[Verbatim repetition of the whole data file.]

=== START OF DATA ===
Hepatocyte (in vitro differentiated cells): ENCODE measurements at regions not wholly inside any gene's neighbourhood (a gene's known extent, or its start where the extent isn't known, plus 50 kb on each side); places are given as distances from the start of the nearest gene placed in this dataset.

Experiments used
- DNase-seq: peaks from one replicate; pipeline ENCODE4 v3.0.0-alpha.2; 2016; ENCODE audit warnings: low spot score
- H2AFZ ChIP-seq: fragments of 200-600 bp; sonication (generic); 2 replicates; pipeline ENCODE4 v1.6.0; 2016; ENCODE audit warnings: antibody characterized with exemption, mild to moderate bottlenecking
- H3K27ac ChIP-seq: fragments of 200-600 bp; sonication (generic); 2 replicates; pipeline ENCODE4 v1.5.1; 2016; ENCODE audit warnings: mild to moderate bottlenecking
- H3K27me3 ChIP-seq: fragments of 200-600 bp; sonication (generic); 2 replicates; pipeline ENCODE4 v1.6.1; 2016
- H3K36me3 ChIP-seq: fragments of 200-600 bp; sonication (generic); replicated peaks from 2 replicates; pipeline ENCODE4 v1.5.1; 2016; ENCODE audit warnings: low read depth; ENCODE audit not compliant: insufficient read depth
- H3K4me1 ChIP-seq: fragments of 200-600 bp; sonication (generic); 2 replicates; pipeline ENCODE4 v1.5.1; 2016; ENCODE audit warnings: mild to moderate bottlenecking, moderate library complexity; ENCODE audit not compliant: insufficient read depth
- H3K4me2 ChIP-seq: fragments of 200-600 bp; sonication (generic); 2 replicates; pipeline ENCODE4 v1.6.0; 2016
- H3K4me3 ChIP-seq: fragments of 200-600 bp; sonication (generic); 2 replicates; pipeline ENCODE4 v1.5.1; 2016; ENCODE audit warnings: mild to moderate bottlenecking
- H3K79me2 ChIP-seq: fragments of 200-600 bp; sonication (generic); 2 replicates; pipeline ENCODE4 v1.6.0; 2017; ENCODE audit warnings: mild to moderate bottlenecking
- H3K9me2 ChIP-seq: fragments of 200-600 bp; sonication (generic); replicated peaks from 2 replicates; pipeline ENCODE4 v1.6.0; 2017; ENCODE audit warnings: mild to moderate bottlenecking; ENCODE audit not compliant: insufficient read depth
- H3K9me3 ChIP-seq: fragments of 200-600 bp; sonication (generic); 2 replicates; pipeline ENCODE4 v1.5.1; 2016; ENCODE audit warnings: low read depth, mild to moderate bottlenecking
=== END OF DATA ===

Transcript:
Hepatocyte (in vitro differentiated cells): ENCODE measurements at regions not wholly inside any gene's neighbourhood (a gene's known extent, or its start where the extent isn't known, plus 50 kb on each side); places are given as distances from the start of the nearest gene placed in this dataset.

Experiments used
- DNase-seq: peaks from one replicate; pipeline ENCODE4 v3.0.0-alpha.2; 2016; ENCODE audit warnings: low spot score
- H2AFZ ChIP-seq: fragments of 200-600 bp; sonication (generic); 2 replicates; pipeline ENCODE4 v1.6.0; 2016; ENCODE audit warnings: antibody characterized with exemption, mild to moderate bottlenecking
- H3K27ac ChIP-seq: fragments of 200-600 bp; sonication (generic); 2 replicates; pipeline ENCODE4 v1.5.1; 2016; ENCODE audit warnings: mild to moderate bottlenecking
- H3K27me3 ChIP-seq: fragments of 200-600 bp; sonication (generic); 2 replicates; pipeline ENCODE4 v1.6.1; 2016
- H3K36me3 ChIP-seq: fragments of 200-600 bp; sonication (generic); replicated peaks from 2 replicates; pipeline ENCODE4 v1.5.1; 2016; ENCODE audit warnings: low read depth; ENCODE audit not compliant: insufficient read depth
- H3K4me1 ChIP-seq: fragments of 200-600 bp; sonication (generic); 2 replicates; pipeline ENCODE4 v1.5.1; 2016; ENCODE audit warnings: mild to moderate bottlenecking, moderate library complexity; ENCODE audit not compliant: insufficient read depth
- H3K4me2 ChIP-seq: fragments of 200-600 bp; sonication (generic); 2 replicates; pipeline ENCODE4 v1.6.0; 2016
- H3K4me3 ChIP-seq: fragments of 200-600 bp; sonication (generic); 2 replicates; pipeline ENCODE4 v1.5.1; 2016; ENCODE audit warnings: mild to moderate bottlenecking
- H3K79me2 ChIP-seq: fragments of 200-600 bp; sonication (generic); 2 replicates; pipeline ENCODE4 v1.6.0; 2017; ENCODE audit warnings: mild to moderate bottlenecking
- H3K9me2 ChIP-seq: fragments of 200-600 bp; sonication (generic); replicated peaks from 2 replicates; pipeline ENCODE4 v1.6.0; 2017; ENCODE audit warnings: mild to moderate bottlenecking; ENCODE audit not compliant: insufficient read depth
- H3K9me3 ChIP-seq: fragments of 200-600 bp; sonication (generic); 2 replicates; pipeline ENCODE4 v1.5.1; 2016; ENCODE audit warnings: low read depth, mild to moderate bottlenecking